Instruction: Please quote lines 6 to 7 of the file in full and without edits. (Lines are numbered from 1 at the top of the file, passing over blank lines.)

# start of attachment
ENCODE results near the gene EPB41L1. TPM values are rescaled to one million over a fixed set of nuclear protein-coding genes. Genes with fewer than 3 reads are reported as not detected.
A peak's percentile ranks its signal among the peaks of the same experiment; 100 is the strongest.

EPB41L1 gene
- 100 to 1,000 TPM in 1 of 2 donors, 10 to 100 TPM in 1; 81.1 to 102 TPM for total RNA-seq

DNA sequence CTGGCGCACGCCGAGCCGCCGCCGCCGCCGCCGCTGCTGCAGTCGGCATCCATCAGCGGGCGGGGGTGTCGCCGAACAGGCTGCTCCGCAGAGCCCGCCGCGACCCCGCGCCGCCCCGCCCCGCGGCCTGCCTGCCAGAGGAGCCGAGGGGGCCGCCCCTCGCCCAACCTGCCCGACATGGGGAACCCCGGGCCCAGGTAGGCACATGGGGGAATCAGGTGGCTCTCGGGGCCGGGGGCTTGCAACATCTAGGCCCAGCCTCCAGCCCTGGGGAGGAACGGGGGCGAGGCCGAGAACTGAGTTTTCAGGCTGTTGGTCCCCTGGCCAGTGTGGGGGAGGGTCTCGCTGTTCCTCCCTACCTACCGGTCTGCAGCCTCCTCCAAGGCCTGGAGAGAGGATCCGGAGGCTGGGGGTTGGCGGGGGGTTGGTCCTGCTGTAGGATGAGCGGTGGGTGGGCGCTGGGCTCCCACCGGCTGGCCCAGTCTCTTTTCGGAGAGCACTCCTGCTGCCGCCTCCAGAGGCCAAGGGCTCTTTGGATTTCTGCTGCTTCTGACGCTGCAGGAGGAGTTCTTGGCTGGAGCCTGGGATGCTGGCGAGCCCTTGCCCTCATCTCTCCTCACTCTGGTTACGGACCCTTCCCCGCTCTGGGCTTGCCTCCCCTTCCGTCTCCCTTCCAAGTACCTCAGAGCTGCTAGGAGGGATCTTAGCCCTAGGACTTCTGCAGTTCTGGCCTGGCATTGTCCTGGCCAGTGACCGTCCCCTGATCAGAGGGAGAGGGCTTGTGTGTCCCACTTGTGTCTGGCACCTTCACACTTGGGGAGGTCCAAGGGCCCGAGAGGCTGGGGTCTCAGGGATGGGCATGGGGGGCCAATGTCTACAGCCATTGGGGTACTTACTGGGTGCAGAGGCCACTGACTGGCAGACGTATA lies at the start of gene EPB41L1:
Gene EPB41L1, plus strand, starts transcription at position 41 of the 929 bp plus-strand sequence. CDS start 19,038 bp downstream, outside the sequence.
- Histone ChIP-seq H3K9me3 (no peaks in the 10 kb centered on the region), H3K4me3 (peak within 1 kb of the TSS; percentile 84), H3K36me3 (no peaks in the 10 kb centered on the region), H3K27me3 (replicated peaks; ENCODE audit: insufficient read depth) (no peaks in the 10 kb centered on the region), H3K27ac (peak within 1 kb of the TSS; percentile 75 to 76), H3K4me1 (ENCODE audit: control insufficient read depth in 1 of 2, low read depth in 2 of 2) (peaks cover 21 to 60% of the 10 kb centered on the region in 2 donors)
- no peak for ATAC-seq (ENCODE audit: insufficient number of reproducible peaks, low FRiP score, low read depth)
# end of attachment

Gene EPB41L1, plus strand, starts transcription at position 41 of the 929 bp plus-strand sequence. CDS start 19,038 bp downstream, outside the sequence.
- Histone ChIP-seq H3K9me3 (no peaks in the 10 kb centered on the region), H3K4me3 (peak within 1 kb of the TSS; percentile 84), H3K36me3 (no peaks in the 10 kb centered on the region), H3K27me3 (replicated peaks; ENCODE audit: insufficient read depth) (no peaks in the 10 kb centered on the region), H3K27ac (peak within 1 kb of the TSS; percentile 75 to 76), H3K4me1 (ENCODE audit: control insufficient read depth in 1 of 2, low read depth in 2 of 2) (peaks cover 21 to 60% of the 10 kb centered on the region in 2 donors)